Maybe, besides the processes, the fluidity and the 'fluxy', we can also consider solidification and cristallisation to certain degrees and for certain periods. More concretely the presence of, for instance: character, effect of trauma, radicalisation, ... and as more physical examples: written constitutions, roads, ...

Dan Little said...

Dirk, yes, certainly you are correct. Both change and stability are features of the social world. Dupre makes the same point about the biological realm as well. And Kathleen Thelen takes this as a central part of her research problem in How Institutions Evolve: both stability and change require explanation. Thanks for your comment. Dan

Paul D. Van Pelt said...

Searle talked about constitutive and institutional rules. And, direction of fit world to mind and mind to world. WE make all of that up, as we go,as contextual reality, which emerges from interests, preferences and motives. It is not profound. has been there, since long before Donaldson's propositional attitudes. I truly hope new efforts here will produce something. Even though they may subsume my own. B.B. King, on his death bed, extolled Buddy Guy not to let the blues die. Exactly. It is all connected.

jed said...

I'm delighted that you have found this convergence. Whitehead's process metaphysics has always appealed to me but I didn't make the connection.

Whitehead thought his metaphysics worked for the natural as well as the social sciences. I think you can easily find physicists and chemists who are willing to take a process view of their subjects, since each entity at every level (molecules, atoms, "elementary" particles, ...) is open to transformation -- and often such transformation is the focus of investigation. As in the social world, the eternal stability of any part of the material world can't be taken for granted.

Luckily for us, most of the time, most aspects of the social and material world are stable enough that we don't have to constantly monitor and reassess them. Our typical preference for a mostly static ontology rests mainly on a desire for cognitive economy, not any deep analysis.

We do need to invest a lot more thought in how (relatively) stable social structure arises and sustains itself in flux. To a first approximation the answer is fixed points (recurrence) in the flux, but we need to develop a much richer language to describe the range of causal mechanisms in the immense diversity of institutions.

Dan Little said...

Thanks, Jed, for these very helpful comments ... It was something of a surprise to me to find this parallel. Dan

Dirk said...
This comment has been removed by a blog administrator.
Howard said...

Worth a look at Professor Collins's slant on sociology- the fundamental unit rather than being the individual or the group is the interaction- Durkheim and Goffman and Weber influenced him the most.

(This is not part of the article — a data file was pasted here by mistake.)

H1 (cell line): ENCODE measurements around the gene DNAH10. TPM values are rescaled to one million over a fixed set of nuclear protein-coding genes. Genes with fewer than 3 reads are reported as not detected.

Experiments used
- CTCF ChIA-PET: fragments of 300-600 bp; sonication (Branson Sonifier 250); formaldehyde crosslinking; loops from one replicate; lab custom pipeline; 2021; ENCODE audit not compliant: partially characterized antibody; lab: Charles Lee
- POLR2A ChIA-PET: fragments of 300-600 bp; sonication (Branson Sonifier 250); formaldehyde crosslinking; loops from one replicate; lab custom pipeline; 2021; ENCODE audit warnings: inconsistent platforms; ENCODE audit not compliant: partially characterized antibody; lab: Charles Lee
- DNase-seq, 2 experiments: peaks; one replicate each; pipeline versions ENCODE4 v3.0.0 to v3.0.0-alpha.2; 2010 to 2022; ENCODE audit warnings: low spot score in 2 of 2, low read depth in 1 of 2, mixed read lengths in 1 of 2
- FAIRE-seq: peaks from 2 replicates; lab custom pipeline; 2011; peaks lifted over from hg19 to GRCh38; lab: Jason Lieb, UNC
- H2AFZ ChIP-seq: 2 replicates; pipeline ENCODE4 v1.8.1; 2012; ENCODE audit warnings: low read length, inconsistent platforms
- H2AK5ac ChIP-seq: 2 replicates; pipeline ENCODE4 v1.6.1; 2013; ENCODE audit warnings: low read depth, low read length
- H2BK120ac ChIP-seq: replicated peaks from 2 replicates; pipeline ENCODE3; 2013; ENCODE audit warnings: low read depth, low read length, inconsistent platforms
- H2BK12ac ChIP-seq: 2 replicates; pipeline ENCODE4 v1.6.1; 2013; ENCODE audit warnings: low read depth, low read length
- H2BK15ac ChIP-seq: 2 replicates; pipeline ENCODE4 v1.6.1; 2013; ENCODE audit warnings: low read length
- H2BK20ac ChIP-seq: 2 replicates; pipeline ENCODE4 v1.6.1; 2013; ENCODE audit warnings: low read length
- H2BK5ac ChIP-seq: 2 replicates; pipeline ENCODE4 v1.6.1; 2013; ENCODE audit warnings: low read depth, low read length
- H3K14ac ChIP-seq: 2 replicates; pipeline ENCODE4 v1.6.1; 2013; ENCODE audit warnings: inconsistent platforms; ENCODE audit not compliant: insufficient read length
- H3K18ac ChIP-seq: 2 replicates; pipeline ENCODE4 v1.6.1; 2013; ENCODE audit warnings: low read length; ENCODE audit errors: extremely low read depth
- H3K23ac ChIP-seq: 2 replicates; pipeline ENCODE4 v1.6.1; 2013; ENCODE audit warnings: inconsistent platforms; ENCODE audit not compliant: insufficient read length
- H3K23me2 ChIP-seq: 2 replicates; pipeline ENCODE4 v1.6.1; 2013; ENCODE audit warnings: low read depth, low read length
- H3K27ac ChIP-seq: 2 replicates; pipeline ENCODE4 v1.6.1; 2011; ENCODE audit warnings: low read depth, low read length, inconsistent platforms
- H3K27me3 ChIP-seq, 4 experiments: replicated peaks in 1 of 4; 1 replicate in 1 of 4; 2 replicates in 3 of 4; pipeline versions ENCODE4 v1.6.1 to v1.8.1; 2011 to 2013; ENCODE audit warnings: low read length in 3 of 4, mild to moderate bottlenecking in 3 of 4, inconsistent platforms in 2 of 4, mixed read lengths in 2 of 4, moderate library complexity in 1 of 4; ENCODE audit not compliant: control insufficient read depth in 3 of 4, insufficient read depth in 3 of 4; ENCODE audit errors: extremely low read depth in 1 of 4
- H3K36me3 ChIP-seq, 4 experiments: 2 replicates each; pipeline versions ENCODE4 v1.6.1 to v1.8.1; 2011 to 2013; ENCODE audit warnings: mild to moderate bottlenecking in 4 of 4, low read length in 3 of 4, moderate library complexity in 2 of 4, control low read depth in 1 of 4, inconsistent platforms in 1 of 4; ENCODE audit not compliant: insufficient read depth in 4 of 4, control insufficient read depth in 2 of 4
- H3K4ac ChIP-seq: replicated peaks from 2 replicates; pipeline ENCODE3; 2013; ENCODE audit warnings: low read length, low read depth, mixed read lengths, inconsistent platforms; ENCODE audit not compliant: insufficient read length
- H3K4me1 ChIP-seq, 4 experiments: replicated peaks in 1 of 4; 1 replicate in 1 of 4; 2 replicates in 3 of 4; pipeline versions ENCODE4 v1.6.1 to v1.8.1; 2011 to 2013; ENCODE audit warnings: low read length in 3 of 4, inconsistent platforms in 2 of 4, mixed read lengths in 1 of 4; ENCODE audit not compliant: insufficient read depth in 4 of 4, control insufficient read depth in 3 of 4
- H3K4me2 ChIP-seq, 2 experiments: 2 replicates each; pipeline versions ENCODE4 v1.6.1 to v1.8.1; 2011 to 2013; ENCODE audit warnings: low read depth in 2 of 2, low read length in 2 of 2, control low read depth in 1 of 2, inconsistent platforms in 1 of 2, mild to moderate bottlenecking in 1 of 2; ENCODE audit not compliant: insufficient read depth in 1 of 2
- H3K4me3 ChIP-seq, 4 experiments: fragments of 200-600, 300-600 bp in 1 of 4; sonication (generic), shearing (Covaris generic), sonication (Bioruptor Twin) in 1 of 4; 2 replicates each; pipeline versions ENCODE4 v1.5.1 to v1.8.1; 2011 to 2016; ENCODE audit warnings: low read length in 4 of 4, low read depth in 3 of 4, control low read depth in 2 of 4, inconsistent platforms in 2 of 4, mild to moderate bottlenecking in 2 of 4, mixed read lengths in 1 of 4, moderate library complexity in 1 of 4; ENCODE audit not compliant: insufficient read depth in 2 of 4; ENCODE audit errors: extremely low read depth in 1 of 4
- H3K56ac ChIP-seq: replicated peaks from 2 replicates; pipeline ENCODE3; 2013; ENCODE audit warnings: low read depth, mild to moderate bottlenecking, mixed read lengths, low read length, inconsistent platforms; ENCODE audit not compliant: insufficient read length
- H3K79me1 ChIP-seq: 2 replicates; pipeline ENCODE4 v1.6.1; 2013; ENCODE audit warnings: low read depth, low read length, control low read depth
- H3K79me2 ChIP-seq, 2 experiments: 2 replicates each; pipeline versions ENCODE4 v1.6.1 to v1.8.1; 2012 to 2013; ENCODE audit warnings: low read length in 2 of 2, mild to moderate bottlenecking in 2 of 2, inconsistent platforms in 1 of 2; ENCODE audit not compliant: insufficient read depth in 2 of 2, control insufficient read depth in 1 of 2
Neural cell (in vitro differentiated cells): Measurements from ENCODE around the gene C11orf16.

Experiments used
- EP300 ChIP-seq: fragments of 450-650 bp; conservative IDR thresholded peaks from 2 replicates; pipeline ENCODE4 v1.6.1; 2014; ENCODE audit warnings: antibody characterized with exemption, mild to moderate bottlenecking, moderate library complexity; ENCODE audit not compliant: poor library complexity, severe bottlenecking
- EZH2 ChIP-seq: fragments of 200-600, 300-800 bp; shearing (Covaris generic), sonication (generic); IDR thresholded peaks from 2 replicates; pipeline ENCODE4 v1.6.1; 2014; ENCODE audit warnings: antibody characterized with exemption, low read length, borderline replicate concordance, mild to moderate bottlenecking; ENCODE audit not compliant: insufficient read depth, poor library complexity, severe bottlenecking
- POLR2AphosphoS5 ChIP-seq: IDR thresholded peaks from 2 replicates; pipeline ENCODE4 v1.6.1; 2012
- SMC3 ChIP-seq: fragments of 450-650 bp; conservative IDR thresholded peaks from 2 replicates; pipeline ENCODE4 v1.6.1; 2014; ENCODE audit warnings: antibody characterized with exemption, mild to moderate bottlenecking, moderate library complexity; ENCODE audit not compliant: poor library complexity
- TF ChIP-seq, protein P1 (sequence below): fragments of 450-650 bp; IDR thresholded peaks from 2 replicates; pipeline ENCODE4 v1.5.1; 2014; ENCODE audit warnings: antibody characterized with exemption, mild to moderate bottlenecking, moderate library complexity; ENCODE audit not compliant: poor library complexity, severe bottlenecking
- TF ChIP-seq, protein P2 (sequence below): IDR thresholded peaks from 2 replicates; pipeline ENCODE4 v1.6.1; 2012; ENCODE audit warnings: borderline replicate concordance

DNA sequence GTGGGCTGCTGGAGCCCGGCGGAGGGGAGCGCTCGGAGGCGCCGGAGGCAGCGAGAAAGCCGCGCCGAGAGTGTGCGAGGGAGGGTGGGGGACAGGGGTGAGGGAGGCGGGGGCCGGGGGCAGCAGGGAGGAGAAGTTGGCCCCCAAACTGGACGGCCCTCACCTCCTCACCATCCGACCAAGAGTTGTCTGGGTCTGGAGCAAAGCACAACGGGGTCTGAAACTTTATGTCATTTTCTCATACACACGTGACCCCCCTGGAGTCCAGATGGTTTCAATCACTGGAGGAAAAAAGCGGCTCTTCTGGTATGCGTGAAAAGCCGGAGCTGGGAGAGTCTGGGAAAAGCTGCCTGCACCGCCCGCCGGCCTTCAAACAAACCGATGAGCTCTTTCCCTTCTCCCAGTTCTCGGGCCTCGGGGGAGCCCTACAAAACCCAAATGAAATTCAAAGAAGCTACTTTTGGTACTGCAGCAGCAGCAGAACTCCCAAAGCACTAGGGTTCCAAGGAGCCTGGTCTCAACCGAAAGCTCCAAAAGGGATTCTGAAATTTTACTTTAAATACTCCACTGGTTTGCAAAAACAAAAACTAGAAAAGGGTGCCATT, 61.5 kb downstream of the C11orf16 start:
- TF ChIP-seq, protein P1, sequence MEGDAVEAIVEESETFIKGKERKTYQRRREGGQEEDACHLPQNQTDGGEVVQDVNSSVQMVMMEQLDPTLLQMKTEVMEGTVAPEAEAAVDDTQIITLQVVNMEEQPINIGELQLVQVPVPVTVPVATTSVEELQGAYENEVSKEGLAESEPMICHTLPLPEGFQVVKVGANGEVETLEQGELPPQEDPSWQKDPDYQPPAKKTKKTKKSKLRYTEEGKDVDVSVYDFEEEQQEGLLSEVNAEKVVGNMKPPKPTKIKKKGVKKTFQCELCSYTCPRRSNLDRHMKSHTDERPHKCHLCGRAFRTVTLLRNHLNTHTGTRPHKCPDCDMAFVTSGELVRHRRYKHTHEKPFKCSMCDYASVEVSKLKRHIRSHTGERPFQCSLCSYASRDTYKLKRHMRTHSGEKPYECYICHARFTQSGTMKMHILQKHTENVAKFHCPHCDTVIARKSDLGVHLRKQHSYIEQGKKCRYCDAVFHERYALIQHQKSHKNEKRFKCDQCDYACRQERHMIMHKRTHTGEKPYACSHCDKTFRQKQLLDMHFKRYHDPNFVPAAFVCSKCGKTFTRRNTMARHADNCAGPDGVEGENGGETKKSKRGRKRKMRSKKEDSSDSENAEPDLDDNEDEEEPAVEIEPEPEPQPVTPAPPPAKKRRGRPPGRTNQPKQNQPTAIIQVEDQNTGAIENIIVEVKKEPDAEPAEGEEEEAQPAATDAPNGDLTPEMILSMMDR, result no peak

Not sure how his work will affect yours- he is at the sociological eye- maybe you're aware of his work-

Denis said...

"But perhaps physics and chemistry are bad models for thinking about metaphysics in general". On the contrary, modern physics leaves us with huge dilemmas - wave-particle duality, string theory, big bang and so on. Process and ontology are heavily implicated in the historical development of those areas and of those subjects as a whole.

Paul D. Van Pelt said...

Please disregard my previous comment, which referred in part to that from Denis, on August 8. I had to re-read most of this in order to make sense of it. I think the quote from your article regarding *bad models* is spot on. Physics and chemistry are different to metaphysics. The comment mentioned confused me because the second part of it seemed at odds with the quote. In other words, the commenter appeared to agree with what you wrote, but digressed into a diatribe on the short-comings of modern physics.
Again, I was confused---but agree with your observation.

ai said...

Dear Dan - I used to read your blog more regularly (back when blogging, and blog reading, was something many more of us did regularly). I'm just catching up on this post now. It thrills me to see you move to a process-philosophical position. I've been developing such a position, partly in books and articles and partly on this blog - - for a while now, but have never applied it with any real rigor to the social. I'm very eager to see how you develop your social ontology in a more processual direction.
All the best,

Dan Little said...

Thanks, Adrian, I visited "Process-relational theory primer" on your blog and found it helpful. Thanks for the link.